RICHMOND, VA (AP) The $2.3-billion Coalfields Expressway, a proposed 51-mi. (82 km), four-lane highway through southwest Virginia, is back on track with a $2 million state grant.
The Virginia Department of Transportation (VDOT) and its two private partners will use the money to look at alternative alignments for the expressway and related U.S. 460 Connector, Gov. Timothy M. Kaine’s office announced.
The expressway is planned from Pound in Wise County through Dickenson and Buchanan counties. The road would join the West Virginia Coalfields Expressway near Paynesville, WV. The U.S. 460 Connector would link the Coalfields Expressway to Kentucky.
This year, VDOT handed over the stalled project to Pioneer Group Inc. of Bristol and Alpha Natural Resources Inc. of Abingdon. The companies intend to build sections of the highway on land they strip-mine for coal, potentially saving the state a third of the road’s cost.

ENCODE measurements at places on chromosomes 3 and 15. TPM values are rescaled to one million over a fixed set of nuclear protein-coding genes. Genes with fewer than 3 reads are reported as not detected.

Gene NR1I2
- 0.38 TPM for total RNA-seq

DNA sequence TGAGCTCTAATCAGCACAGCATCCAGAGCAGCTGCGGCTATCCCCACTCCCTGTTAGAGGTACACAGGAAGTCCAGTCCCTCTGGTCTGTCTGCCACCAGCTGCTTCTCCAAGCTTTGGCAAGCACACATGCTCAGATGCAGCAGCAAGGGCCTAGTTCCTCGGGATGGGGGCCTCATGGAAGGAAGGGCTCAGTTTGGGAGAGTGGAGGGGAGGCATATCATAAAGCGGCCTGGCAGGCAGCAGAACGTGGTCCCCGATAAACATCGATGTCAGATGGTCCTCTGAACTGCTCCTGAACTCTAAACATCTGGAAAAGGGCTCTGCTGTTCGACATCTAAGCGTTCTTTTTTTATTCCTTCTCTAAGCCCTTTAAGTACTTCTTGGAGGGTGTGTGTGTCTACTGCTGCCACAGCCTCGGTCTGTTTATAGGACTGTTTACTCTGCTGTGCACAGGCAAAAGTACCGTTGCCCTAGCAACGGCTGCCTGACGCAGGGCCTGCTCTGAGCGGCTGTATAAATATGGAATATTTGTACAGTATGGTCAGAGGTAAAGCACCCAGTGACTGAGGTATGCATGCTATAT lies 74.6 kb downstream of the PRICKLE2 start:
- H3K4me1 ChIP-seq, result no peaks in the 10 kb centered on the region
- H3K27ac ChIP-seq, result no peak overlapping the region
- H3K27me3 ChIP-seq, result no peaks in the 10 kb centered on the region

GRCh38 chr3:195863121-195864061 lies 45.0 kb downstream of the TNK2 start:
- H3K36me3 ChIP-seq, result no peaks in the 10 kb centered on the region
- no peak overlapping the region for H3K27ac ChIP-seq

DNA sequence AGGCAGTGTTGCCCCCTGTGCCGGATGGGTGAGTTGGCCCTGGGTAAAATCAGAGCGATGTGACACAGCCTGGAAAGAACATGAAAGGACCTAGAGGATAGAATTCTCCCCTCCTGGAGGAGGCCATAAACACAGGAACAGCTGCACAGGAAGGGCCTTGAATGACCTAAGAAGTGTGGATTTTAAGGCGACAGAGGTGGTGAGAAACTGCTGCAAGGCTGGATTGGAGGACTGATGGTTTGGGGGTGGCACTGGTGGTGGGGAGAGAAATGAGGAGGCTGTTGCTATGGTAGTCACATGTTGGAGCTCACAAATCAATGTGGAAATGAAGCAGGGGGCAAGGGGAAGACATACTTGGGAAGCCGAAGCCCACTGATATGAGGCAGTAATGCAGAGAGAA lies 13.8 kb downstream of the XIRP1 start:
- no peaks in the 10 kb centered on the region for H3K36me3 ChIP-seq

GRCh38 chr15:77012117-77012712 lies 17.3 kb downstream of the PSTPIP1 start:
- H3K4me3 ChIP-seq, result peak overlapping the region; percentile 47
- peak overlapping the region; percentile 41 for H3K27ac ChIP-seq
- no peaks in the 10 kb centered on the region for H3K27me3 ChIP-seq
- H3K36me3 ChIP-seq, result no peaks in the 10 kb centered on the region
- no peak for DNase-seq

“This grant supports our continued use of design-build contracting techniques and other innovative tools to deliver critical transportation projects,” Kaine said.
Virginia Transportation Commissioner Gregory A. Whirley Sr. said that while the state does not have money for the project yet, “the $2 million sends a signal that we’re serious about it.”
The federal government pulled its funds from the Coalfields Expressway in June 2005, citing a lack of progress and a doubling of estimated costs.
The state’s initial plans, developed as part of a public-private partnership under Gov. Jim Gilmore, called for the expressway to be finished by 2012. No date has been set to begin construction.
The state hopes the road would be an economic godsend for a region with high unemployment and a shrinking population.
“Leveraging the coal resources of this region is the only viable financing strategy for the Coalfields Expressway and Connector,” state Transportation Secretary Pierce Homer said.